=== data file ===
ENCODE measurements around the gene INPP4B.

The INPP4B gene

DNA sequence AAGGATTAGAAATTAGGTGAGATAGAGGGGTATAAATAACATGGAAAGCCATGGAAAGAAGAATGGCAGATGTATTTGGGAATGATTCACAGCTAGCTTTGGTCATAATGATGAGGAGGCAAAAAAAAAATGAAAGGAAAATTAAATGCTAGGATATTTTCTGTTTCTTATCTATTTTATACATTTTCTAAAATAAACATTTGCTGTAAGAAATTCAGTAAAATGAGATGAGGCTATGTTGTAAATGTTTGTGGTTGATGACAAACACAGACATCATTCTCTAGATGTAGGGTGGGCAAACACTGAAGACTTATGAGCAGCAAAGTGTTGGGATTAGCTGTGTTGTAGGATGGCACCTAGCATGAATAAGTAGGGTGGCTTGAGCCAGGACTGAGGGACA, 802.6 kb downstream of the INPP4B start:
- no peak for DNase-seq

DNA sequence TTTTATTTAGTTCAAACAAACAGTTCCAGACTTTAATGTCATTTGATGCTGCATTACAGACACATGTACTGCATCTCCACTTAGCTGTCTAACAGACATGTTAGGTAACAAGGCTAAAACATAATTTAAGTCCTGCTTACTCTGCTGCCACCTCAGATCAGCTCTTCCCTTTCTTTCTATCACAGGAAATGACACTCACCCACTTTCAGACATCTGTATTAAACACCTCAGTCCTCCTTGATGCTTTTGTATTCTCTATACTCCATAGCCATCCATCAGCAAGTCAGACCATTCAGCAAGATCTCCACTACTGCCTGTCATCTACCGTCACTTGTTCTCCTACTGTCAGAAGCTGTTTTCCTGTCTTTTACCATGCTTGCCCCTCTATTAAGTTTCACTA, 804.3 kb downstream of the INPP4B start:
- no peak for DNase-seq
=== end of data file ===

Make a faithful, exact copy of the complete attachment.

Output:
ENCODE measurements around the gene INPP4B.

The INPP4B gene

DNA sequence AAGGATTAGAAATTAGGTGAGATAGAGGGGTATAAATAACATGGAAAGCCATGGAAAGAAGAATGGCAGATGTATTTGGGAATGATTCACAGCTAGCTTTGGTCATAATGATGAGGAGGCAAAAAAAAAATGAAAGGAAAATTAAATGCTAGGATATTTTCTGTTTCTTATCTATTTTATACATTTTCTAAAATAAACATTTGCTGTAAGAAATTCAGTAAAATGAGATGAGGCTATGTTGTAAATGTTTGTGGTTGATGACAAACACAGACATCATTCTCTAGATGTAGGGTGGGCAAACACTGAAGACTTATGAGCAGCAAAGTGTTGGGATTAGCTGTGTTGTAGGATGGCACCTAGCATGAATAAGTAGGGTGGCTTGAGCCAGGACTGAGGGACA, 802.6 kb downstream of the INPP4B start:
- no peak for DNase-seq

DNA sequence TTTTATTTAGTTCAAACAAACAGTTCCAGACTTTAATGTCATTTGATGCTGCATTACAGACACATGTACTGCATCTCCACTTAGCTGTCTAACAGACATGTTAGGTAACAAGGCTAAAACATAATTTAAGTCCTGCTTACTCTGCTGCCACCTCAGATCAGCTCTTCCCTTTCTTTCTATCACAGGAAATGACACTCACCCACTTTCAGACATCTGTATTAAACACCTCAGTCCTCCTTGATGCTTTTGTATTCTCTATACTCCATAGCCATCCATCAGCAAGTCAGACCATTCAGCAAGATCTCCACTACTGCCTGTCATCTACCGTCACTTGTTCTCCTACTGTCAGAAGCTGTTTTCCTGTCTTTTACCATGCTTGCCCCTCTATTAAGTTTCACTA, 804.3 kb downstream of the INPP4B start:
- no peak for DNase-seq